2) Just like the Pre-Natal Diagnostic Techniques Act which outlaws gender determination of the foetus, a law such as the Pre-Marriage Caste Diagnostic Techniques Act will have to be passed. Without that flood of classified matrimonial ads looking for a caste-based match, our newspapers will feel barren. There will be no way to filter inter-caste marriage and dining. Anyone will be free to marry anyone regardless of caste. I cannot imagine a greater horror. What next? Will we be asked to abolish gender and sexuality? Men marrying men? Imagine the horror.

3) Like I said, it is unlikely that the necessary stakeholders have been consulted. Are upper castes prepared for the freedom available to them when they will be unshackled from the mundane tasks of managing temples and religious trusts? They have been doing this for so long, will it not be wiser to consult them, perhaps arrange for psychological re-orientation campaigns or a freedom movement which can be titled — From temples to toilets?

4) Abolishing caste would obviously mean less safety and a social shock for our middle class. Will they no longer be able to keep separate utensils for their domestic workers? Will these domestic workers now sit on the sofa instead of the floor?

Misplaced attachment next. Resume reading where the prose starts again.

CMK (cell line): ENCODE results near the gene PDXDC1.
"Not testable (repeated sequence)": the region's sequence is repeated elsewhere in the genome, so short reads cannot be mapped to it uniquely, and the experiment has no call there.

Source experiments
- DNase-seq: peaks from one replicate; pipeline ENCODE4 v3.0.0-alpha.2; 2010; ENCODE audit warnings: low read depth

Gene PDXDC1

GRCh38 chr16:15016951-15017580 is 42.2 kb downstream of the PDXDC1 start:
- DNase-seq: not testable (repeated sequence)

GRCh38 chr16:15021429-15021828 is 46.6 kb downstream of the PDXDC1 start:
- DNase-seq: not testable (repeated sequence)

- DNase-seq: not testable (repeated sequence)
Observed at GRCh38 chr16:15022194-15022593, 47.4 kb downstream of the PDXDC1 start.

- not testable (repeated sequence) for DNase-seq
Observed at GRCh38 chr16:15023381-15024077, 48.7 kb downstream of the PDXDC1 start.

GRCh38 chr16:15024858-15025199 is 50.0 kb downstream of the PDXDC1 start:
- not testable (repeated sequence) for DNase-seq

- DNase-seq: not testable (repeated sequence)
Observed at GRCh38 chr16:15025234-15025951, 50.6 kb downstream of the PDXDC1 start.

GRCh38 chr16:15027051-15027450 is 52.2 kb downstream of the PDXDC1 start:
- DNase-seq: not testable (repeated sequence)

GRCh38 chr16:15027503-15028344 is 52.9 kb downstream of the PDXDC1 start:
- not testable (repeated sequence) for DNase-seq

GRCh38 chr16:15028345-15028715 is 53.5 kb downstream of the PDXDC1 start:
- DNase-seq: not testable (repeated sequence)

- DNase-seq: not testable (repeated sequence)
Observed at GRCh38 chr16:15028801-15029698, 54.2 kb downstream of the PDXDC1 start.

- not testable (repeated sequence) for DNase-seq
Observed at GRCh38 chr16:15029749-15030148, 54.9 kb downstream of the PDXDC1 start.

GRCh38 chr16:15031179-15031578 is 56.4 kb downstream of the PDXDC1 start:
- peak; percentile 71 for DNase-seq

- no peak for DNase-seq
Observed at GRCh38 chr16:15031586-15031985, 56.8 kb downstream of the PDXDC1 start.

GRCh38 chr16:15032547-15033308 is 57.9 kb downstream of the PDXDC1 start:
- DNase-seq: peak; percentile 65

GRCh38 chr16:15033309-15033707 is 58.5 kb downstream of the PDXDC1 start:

5) Will Dalit children now sit in the same classroom as other casteless children? Will they now be allowed to touch the food and utensils of casteless children? Will people have to stop poisoning wells to prevent them from being used by Dalits?

6) Will we have to change the way we speak and stop using words like Bhangi, Chooda and Chamaar? Where will this assault end?

7) Another grave matter will require an awareness campaign to inform about the perks, living conditions and remuneration for the major job avenue that will open for upper castes. This report says that in some cases money paid for manual scavenging was a meritorious Rs 10/month, which was not paid for months. It also states that sometimes employers were generous and threw rotis from a distance as compensation. It talks about the living conditions of manual scavengers — perpetual sickness. Do all upper-class people have sufficient health insurance?

8) The same report also talks about how children of those who believe they have a caste are made to clean toilets and more in schools. Are children of upper caste people trained for these tasks? Will coaching centers and tutors have to rejig their curriculum?

The one great thing that these modern thinkers have already done is help us identify the most casteist man in India’s history — B.R. Ambedkar. He went on and on about caste didn’t he?